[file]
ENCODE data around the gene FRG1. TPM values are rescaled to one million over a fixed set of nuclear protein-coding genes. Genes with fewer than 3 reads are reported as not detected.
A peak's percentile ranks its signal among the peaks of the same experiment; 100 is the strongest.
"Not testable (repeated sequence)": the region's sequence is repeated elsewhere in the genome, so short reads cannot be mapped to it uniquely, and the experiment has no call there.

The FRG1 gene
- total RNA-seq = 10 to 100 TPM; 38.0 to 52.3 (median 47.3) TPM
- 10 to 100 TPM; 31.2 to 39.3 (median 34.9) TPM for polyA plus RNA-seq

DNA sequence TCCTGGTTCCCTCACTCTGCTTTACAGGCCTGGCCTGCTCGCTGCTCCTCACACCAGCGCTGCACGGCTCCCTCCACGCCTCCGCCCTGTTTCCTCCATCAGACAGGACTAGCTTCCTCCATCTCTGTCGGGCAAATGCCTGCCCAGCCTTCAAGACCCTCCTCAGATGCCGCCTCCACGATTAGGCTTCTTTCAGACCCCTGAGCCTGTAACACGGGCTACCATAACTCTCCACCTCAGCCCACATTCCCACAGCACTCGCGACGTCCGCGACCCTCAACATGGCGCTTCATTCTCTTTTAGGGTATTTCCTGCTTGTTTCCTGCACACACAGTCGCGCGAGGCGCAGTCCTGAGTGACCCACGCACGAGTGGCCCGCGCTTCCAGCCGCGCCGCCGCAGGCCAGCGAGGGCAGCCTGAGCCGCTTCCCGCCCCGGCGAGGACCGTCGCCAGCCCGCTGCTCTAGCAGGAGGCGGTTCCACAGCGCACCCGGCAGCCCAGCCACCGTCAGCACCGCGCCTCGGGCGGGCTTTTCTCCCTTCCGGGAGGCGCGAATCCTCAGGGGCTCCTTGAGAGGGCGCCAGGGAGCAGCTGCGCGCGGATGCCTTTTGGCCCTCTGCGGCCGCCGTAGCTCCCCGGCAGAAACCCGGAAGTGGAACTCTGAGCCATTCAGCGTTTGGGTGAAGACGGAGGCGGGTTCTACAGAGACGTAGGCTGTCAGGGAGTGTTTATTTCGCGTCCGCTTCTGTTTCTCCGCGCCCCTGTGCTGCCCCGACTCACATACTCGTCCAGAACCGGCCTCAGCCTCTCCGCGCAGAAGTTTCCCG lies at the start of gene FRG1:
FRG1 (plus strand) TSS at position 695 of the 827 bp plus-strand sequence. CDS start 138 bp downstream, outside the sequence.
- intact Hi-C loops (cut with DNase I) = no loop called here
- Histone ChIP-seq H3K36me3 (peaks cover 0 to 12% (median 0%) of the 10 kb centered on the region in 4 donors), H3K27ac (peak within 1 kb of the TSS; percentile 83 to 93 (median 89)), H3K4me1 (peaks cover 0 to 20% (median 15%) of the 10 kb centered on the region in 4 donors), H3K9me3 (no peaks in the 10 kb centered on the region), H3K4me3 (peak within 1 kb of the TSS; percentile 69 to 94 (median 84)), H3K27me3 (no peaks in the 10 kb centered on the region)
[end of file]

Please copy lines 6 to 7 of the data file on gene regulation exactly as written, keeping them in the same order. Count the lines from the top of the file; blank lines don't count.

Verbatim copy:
- 10 to 100 TPM; 31.2 to 39.3 (median 34.9) TPM for polyA plus RNA-seq

DNA sequence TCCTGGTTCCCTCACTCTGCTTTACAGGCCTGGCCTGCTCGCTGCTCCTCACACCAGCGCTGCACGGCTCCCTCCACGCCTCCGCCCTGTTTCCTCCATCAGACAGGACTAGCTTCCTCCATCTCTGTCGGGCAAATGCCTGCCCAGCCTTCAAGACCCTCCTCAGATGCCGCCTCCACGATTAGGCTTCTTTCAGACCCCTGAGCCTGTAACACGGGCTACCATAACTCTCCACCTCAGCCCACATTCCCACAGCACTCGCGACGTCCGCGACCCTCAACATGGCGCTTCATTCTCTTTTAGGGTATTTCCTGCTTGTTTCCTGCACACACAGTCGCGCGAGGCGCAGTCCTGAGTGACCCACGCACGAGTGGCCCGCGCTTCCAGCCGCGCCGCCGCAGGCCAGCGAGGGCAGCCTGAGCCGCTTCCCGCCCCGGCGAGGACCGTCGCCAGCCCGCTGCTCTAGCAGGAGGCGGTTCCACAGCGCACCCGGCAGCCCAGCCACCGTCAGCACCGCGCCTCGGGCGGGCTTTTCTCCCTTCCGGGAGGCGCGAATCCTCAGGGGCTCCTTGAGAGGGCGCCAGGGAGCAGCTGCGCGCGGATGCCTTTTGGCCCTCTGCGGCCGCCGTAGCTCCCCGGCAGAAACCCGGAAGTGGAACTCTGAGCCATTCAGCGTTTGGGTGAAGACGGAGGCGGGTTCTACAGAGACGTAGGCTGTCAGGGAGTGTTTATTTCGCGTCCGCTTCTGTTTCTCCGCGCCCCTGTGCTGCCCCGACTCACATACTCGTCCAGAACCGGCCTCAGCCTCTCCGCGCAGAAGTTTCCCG lies at the start of gene FRG1: